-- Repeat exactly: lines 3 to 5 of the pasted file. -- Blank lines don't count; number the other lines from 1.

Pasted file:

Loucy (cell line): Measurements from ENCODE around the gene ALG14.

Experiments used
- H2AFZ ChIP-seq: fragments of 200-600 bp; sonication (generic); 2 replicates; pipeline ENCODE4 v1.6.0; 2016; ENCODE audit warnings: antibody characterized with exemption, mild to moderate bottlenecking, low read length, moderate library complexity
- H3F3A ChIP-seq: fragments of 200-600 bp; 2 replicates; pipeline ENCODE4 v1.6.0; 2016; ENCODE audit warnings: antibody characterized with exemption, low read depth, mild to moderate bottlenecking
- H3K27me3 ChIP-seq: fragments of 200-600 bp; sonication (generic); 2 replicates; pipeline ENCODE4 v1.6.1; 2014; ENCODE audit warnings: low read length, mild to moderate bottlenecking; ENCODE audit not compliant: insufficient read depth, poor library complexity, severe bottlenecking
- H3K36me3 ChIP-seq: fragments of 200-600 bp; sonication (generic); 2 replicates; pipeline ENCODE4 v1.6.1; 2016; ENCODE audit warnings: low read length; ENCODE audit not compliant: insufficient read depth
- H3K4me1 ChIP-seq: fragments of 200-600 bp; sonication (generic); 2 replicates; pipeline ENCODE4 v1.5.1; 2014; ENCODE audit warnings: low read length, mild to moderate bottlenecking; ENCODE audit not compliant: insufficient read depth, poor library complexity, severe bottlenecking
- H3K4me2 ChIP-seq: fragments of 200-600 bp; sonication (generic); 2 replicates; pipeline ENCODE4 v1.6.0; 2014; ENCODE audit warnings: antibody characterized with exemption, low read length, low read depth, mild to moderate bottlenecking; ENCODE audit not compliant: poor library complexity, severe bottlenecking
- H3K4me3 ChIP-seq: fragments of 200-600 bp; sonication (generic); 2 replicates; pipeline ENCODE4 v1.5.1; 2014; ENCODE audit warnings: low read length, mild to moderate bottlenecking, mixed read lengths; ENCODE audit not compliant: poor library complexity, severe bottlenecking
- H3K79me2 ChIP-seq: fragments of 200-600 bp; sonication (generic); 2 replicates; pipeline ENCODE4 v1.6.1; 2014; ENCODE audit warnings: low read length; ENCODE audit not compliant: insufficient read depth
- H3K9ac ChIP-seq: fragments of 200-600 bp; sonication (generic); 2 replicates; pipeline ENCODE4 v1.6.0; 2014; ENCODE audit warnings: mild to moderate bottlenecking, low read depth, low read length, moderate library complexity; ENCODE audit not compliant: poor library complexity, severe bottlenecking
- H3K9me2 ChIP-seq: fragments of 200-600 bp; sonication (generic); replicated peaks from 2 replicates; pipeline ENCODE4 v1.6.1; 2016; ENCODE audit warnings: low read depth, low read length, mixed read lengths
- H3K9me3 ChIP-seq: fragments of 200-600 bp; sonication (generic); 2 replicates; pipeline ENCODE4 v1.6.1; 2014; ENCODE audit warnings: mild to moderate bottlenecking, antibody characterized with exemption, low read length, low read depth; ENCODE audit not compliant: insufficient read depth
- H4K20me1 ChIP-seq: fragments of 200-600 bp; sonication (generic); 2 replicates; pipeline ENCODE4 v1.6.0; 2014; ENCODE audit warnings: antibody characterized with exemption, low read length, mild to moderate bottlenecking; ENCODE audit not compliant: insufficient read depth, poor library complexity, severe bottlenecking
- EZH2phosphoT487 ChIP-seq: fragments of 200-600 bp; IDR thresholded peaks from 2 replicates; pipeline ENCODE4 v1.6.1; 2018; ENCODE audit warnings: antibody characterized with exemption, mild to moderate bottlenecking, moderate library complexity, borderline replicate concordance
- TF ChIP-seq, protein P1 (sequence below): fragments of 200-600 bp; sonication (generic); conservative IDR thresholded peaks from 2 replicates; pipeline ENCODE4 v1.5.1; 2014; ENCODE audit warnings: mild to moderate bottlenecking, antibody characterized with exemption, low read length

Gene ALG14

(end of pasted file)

- H2AFZ ChIP-seq: fragments of 200-600 bp; sonication (generic); 2 replicates; pipeline ENCODE4 v1.6.0; 2016; ENCODE audit warnings: antibody characterized with exemption, mild to moderate bottlenecking, low read length, moderate library complexity
- H3F3A ChIP-seq: fragments of 200-600 bp; 2 replicates; pipeline ENCODE4 v1.6.0; 2016; ENCODE audit warnings: antibody characterized with exemption, low read depth, mild to moderate bottlenecking
- H3K27me3 ChIP-seq: fragments of 200-600 bp; sonication (generic); 2 replicates; pipeline ENCODE4 v1.6.1; 2014; ENCODE audit warnings: low read length, mild to moderate bottlenecking; ENCODE audit not compliant: insufficient read depth, poor library complexity, severe bottlenecking